Bray added: “The task before Nigeria is to show the world its enormous potential in agriculture. Nigeria needs to use agriculture to create wealth, employment and grow its economy, U.S. is doing that and Nigeria can do that too.

“In the next 50 years, what produce will be known around the world as a signature product from Nigeria? Would it be shea butter, tiger nut, cashew or palm oil; Nigeria has the comparative advantage in these produce and more and should explore it the same way the US explored cranberry potential to create wealth,” he said

Unhealthy Trends
But, Mr. Taiwo Agboola, who resides in Ilorin, said, most of the youths in the rural areas are not willing and ready to go to farm any more, all they are interested in is how to make quick money.
He said also that within Ganmo community, in Ifelodun Local Government Area (LGA), Kwara State, they prepare to engage in selling of land handed over to the them by their forefathers.

According to him, “However those ones who are willing and ready to farm, they do not have enough resources to buy farm tools, as most of them engage in traditional mode of farming; so they do not have capital to buy cutlass, holes, fertilizer.

“The few once that are into this farming get to a stage where they become tired and this is discouraging because they are using traditional ways of farming.

“Due to the strenuous nature of farming with crude implement and local techniques, farming has become very tedious for today’s youths,” he explained.

On what could be done to help rural youths that are ready to improve their livelihood through farming, Agoola noted that was not all about money, stressing the importance of education and training on modern farming techniques like Good Agricultural Practice (GAP).

Stakeholders Engagement
Recently, Lagos State Commissioner for Agriculture, Prince Gbolahan Lawal, called on stakeholders in the agriculture sector to see agriculture as a combination of business and development platform by concentrating on value chains where the state has comparative advantage.
This, according to him, would enable them develop strategic partnership that would stimulate investment in the state.

Lawal, who stated this at an ‘Agricultural Stakeholders Engagement,’ meeting in Lagos, said the state government was committed to ensuring the attainment of food sufficiency.

He said that the stakeholders’ engagement was convened in order to, “provide syndrome in policy decision making in governance,” adding that the contributions and inputs of major stakeholders were important towards the attainment of the state’s THEME agenda for the agricultural sector.

The commissioner noted that the goal was to train 15,000 people with the expected outcome of creating capacity to serve consumer demands and with an expected output of large scale dissemination of productivity-increasing capacity program and increase investment into enabling infrastructure and capacity building.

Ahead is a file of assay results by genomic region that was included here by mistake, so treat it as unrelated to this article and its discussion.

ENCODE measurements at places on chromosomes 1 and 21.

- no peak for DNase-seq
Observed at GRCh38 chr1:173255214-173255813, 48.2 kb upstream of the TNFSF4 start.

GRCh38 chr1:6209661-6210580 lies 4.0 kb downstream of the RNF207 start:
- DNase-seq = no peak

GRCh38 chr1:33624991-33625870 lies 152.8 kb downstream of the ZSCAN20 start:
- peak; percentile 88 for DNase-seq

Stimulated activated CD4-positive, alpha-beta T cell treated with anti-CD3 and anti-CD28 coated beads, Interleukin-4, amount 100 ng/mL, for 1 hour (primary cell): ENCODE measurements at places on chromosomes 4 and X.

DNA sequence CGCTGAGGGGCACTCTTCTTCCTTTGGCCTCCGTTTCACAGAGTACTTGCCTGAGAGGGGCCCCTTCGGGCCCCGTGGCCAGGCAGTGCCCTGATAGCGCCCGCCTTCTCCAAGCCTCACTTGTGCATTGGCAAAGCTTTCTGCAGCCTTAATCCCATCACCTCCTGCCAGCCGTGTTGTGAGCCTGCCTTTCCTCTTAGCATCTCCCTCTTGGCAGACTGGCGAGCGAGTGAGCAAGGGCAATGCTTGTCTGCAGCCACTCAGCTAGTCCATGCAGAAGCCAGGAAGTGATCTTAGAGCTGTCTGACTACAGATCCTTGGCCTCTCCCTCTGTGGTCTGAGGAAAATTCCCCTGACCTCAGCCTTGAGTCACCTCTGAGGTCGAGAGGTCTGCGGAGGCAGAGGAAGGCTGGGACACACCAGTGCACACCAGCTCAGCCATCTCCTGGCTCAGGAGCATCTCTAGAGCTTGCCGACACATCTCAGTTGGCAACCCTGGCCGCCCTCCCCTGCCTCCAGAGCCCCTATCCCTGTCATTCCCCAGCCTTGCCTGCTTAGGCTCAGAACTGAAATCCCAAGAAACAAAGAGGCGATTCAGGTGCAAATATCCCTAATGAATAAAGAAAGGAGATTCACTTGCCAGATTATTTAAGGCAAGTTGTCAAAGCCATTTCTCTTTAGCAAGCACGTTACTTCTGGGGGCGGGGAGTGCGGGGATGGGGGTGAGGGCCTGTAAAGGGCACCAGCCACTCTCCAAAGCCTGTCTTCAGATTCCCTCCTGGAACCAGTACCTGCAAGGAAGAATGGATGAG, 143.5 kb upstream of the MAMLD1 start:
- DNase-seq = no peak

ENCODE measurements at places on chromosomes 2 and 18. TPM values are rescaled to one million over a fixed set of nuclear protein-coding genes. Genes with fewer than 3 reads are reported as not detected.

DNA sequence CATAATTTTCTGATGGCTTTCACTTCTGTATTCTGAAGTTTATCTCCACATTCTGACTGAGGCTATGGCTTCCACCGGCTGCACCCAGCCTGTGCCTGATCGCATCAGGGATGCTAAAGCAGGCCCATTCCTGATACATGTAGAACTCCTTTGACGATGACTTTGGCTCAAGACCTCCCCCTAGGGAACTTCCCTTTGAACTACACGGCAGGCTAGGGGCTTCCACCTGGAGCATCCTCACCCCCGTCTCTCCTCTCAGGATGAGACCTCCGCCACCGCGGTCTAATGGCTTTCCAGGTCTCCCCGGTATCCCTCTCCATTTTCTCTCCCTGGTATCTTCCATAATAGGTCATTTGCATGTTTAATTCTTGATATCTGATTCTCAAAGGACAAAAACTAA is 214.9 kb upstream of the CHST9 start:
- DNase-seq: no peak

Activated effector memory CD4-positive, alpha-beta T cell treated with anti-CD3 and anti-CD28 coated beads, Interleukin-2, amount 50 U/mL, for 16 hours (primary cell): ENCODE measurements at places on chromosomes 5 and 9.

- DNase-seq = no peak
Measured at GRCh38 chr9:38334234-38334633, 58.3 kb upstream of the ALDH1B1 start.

He listed some of the current initiatives of the state government in the sector to include the establishment of 32 tonnes per hour rice mill at Imota; the Lagos –Kebbi states collaboration on rice value chain development; Agricultural Based Youth Empowerment Scheme (Agric-YES ); Agric-YES Songhai Model ; Farm Estates Initiative – Fishery, Poultry, Piggery and Vegetables; Quality Input Supply with Robust Business Model and the collaboration with Development Partners such as World Bank assisted Project (APPEALS), DAWN Commission and CBN among others.

“A state with food security and improved nutrition will no doubt achieve sufficiency in comparative advantage of food staples and sufficient market infrastructure that will also ensure competitiveness thereby being the catalyse flows of agricultural finance through increased partnerships with multilateral and donor agencies.” he noted.

“I have no doubt in my mind that this will lead to increased IGR for the state government on one hand as well as leverage potential of other states and access to the Lagos markets. A well-funded private sector capable of scaling emergent agri-business successes will lead to increased inclusivity and sustainable practices,” the Commissioner noted.

The Special Adviser to the Lagos Governor on Agriculture, Ms Abisola Olusanya, also commended the stakeholders at the engagement session for willing to collaborate with the state government in developing the roadmap that would guide and reshape the role of agriculture in Lagos.

Similarly, the Yobe state government also organised its first agricultural retreat so as to formulate implementation strategies for the state government.

The committee would be chaired by Professor Abba Gambo, Dean of the Faculty of Agriculture of the Yobe State University, Damaturu.

He said, as in many states across the country, majority of the people in Yobe State engage in farming as a primary source of livelihood, describing agriculture as the linchpin of the nation’s economy.

He also said, “at a time when our country continues to look for ways to diversify the economy, create more jobs and lift people out of poverty, it does not seem as if we are making the best of agriculture as the best alternative for wealth creation. “Despite abundance of land and the energy of our people, agriculture here in Yobe State still remains largely subsistent.”